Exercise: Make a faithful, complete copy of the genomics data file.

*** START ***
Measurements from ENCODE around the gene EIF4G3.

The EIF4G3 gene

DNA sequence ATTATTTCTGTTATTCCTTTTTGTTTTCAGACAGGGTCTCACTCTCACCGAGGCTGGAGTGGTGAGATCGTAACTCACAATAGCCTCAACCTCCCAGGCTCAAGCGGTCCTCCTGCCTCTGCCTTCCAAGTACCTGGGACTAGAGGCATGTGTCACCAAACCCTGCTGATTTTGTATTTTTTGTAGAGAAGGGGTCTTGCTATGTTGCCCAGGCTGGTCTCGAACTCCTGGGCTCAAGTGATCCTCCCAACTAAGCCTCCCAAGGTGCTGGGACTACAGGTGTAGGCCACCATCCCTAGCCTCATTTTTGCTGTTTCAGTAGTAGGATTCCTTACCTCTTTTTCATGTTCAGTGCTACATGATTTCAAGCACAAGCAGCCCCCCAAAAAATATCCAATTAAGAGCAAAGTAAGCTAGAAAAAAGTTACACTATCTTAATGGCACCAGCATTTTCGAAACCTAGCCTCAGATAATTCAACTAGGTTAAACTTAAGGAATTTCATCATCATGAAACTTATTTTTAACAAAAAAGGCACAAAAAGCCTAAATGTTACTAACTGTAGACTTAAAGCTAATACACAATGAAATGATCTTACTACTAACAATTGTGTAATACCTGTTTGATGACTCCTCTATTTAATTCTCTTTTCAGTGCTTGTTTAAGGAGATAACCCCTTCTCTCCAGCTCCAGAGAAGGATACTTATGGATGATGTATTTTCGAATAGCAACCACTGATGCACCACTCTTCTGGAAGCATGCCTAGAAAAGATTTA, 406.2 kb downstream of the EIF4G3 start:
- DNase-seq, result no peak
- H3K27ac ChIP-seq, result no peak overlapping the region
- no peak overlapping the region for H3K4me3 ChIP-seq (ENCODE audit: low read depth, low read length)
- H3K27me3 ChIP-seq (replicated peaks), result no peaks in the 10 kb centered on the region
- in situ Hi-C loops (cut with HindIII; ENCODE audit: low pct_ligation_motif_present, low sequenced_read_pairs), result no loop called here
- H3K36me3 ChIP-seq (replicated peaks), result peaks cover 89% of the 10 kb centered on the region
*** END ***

Measurements from ENCODE around the gene EIF4G3.

The EIF4G3 gene

DNA sequence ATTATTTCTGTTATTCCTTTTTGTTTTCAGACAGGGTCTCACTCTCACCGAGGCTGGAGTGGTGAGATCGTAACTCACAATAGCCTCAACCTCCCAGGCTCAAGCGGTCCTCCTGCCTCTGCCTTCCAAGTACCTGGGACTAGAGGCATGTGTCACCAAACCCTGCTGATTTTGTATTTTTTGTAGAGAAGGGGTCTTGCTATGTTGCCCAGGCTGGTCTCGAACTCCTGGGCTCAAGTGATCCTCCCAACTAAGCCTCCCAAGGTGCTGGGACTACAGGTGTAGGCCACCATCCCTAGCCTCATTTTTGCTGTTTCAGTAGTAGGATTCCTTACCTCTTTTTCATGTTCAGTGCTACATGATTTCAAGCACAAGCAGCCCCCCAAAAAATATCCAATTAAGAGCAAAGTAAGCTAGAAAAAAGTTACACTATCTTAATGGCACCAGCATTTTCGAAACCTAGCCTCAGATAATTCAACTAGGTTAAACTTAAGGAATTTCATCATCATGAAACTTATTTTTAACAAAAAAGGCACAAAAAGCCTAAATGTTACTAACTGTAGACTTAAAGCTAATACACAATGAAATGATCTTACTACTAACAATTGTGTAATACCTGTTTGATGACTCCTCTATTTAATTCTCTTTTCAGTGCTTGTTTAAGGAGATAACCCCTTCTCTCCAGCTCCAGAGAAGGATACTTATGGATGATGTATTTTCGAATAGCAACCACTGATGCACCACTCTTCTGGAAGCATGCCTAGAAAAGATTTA, 406.2 kb downstream of the EIF4G3 start:
- DNase-seq, result no peak
- H3K27ac ChIP-seq, result no peak overlapping the region
- no peak overlapping the region for H3K4me3 ChIP-seq (ENCODE audit: low read depth, low read length)
- H3K27me3 ChIP-seq (replicated peaks), result no peaks in the 10 kb centered on the region
- in situ Hi-C loops (cut with HindIII; ENCODE audit: low pct_ligation_motif_present, low sequenced_read_pairs), result no loop called here
- H3K36me3 ChIP-seq (replicated peaks), result peaks cover 89% of the 10 kb centered on the region